August 8, 2022

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Study shows robotic surgery is safer and reduces patient recovery time by 20%

Study shows robotic surgery is safer and reduces patient recovery time by 20%



 

Study shows robotic surgery is safer and reduces patient recovery time by 20%.  

Robot-assisted bladder cancer removal and repair surgery could allow patients to recover faster and significantly reduce hospital stays, according to research from UCL and the University of Sheffield.

 

Robotic surgery, also known as robotic-assisted surgery, enables surgeons to perform a variety of complex procedures with greater precision, flexibility, and control than traditional methods.

Robotic surgery is often associated with minimally invasive surgery, which involves surgery through small incisions. It is also occasionally used in some traditional open surgical procedures.

 

Study shows robotic surgery is safer and reduces patient recovery time by 20%

 

 

The most common clinical robotic surgery systems include a camera arm and robotic arm with surgical tools.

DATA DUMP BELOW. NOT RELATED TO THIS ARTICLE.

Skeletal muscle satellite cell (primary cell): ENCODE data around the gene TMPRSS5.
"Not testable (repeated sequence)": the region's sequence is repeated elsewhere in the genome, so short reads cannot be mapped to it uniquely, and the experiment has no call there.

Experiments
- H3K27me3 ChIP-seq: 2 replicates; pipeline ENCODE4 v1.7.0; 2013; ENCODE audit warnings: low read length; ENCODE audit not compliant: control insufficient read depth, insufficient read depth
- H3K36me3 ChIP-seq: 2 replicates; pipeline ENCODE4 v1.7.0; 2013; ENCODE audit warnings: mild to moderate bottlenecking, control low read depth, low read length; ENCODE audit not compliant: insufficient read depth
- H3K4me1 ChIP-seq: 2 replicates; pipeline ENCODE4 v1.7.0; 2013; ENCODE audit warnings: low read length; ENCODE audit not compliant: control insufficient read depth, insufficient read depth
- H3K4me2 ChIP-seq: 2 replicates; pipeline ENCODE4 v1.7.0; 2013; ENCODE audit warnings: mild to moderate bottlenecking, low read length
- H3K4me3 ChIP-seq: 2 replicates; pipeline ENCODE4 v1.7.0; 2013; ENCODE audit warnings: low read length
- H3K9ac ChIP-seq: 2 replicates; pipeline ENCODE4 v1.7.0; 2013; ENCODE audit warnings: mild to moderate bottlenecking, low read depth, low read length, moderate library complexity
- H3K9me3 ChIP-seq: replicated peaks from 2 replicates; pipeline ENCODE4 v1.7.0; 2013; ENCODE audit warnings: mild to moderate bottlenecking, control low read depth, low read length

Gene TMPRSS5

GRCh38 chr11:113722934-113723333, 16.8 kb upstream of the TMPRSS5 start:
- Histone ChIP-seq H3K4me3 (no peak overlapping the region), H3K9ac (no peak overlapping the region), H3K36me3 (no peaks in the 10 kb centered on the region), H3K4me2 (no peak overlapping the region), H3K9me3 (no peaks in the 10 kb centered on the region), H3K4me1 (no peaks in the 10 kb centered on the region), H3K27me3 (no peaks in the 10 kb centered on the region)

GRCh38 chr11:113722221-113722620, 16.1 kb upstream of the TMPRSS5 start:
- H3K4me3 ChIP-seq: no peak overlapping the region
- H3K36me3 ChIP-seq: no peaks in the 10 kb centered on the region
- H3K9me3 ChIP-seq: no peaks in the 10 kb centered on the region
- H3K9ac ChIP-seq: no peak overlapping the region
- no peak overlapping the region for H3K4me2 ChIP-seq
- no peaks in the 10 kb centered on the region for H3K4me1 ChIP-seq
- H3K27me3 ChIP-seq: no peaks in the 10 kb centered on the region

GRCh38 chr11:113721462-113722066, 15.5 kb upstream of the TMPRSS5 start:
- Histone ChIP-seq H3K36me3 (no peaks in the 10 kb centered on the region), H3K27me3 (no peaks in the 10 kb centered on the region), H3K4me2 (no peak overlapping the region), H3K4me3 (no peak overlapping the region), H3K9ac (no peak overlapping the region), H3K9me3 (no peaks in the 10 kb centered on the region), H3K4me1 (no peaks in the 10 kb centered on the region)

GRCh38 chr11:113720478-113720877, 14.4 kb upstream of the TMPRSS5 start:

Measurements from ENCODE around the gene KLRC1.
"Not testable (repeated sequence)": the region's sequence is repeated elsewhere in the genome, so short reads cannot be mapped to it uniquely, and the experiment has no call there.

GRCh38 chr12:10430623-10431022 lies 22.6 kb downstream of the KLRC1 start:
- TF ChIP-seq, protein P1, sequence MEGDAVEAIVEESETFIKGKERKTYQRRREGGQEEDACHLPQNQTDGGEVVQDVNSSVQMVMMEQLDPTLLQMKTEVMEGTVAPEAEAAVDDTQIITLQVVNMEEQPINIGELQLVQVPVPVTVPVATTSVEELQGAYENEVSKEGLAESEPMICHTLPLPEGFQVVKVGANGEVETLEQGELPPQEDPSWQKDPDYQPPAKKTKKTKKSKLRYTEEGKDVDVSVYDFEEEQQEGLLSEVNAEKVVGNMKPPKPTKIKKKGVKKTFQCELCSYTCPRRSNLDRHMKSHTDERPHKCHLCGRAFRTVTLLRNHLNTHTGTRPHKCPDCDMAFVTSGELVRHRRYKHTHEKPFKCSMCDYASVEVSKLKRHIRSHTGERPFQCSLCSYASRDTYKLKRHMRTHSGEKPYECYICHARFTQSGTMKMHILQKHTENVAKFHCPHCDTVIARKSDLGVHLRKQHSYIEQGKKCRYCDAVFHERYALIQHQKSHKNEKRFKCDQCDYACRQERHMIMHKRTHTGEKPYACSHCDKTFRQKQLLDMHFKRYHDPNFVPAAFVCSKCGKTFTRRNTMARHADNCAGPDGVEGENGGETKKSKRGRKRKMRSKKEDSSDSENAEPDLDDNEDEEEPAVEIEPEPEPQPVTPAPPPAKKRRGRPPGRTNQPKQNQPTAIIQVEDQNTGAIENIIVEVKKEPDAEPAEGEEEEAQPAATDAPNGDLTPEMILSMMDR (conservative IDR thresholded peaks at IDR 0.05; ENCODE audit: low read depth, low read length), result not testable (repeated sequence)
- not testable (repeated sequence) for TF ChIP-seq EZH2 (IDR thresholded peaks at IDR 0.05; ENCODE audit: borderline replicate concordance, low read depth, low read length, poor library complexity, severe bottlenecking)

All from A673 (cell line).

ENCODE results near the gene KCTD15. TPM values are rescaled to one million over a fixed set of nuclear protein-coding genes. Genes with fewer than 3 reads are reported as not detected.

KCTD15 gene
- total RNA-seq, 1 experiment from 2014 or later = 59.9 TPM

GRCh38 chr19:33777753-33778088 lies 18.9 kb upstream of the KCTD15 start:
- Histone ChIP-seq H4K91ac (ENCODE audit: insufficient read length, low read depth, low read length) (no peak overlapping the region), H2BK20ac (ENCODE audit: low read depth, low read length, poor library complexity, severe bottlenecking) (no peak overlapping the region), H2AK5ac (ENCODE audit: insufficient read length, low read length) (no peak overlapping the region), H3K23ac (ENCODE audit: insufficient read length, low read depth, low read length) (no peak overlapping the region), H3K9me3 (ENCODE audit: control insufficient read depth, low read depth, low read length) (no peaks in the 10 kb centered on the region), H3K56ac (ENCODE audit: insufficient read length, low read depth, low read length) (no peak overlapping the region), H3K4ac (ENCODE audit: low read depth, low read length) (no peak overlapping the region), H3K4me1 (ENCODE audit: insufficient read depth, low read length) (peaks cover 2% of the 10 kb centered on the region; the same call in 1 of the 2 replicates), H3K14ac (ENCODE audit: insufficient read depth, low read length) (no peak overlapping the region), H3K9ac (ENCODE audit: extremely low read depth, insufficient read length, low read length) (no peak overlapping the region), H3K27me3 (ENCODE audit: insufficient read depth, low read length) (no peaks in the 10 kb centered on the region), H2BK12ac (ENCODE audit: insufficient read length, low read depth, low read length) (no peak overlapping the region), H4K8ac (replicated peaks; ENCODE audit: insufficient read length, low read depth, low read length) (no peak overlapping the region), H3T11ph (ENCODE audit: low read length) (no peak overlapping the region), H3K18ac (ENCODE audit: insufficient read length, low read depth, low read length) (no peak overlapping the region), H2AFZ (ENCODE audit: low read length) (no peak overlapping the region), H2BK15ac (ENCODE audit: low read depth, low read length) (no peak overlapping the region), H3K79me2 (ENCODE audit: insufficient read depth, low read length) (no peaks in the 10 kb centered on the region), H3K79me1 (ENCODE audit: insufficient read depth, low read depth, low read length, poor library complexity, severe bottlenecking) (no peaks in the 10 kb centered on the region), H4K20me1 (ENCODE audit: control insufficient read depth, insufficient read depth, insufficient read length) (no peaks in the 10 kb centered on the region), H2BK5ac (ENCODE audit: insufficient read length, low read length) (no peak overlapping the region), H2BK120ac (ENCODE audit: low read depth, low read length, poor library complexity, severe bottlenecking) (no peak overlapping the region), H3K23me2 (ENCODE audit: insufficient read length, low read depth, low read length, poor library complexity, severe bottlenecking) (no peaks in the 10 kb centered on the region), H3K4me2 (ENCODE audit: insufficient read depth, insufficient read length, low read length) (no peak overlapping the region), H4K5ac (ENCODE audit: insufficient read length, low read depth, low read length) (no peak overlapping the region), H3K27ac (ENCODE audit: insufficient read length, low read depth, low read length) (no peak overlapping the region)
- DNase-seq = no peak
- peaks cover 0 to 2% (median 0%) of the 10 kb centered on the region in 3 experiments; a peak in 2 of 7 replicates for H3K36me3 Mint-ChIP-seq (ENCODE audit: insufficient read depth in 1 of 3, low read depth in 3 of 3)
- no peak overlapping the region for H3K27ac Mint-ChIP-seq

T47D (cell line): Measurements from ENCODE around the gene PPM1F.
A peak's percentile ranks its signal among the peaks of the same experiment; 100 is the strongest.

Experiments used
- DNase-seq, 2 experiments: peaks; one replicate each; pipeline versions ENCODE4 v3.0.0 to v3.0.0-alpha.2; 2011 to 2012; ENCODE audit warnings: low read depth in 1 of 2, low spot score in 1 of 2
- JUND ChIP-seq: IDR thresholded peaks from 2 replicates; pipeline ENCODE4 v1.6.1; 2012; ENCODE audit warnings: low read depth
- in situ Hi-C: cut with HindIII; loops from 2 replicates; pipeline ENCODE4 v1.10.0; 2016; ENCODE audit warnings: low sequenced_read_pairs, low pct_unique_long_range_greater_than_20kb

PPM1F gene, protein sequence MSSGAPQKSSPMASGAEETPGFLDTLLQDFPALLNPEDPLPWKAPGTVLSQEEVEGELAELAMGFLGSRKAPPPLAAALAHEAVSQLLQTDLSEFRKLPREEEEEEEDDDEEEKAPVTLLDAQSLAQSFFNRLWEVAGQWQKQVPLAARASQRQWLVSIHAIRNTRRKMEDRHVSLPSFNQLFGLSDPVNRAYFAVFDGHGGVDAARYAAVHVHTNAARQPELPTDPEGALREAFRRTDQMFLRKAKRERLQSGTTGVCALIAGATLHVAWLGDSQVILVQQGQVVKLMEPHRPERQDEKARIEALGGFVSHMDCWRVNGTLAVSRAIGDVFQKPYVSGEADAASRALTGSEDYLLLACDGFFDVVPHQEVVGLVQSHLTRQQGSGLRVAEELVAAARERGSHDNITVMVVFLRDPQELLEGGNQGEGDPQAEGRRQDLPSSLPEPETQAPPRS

While the surgeon sits at a computer desk next to the operating table, he controls the robotic arm.

The console provides the surgeon with a magnified, high-definition 3D view of the surgical site.

A first-of-its-kind clinical trial led by scientists at UCL and the University of Sheffield found that using robotic-assisted surgery to remove and reconstruct bladder cancer allowed patients to recover faster and significantly reduce hospital stays (20%).

 

The study, published May 15 in JAMA and funded by the Champniss Foundation, also found that robotic surgery cut the chance of readmission in half (52%) and showed a similar In contrast, the incidence of blood clots (deep vein thrombosis and pulmonary embolism) was surprisingly reduced by four times (77%), which is an important cause of health decline and morbidity.

Patients’ endurance and quality of life also improved, and their physical activity increased, as measured by daily steps recorded on wearable smart sensors.

 

Unlike open surgery, which involves the surgeon working directly on the patient and making large incisions in the skin and muscle, robot-assisted surgery enables doctors to remotely guide less invasive tools using a console and 3D views.

It is currently only available in a few hospitals in the UK. The findings provide the strongest evidence yet of the benefits of robotic-assisted surgery for patients, the researchers say, and they are now urging the National Institute for Clinical Excellence (NICE) to roll it out across the UK as a clinical option, using For all major abdominal procedures, including colorectal, gastrointestinal, and gynecology.

 

 

 

Study shows robotic surgery is safer and reduces patient recovery time by 20%

(source:internet, reference only)


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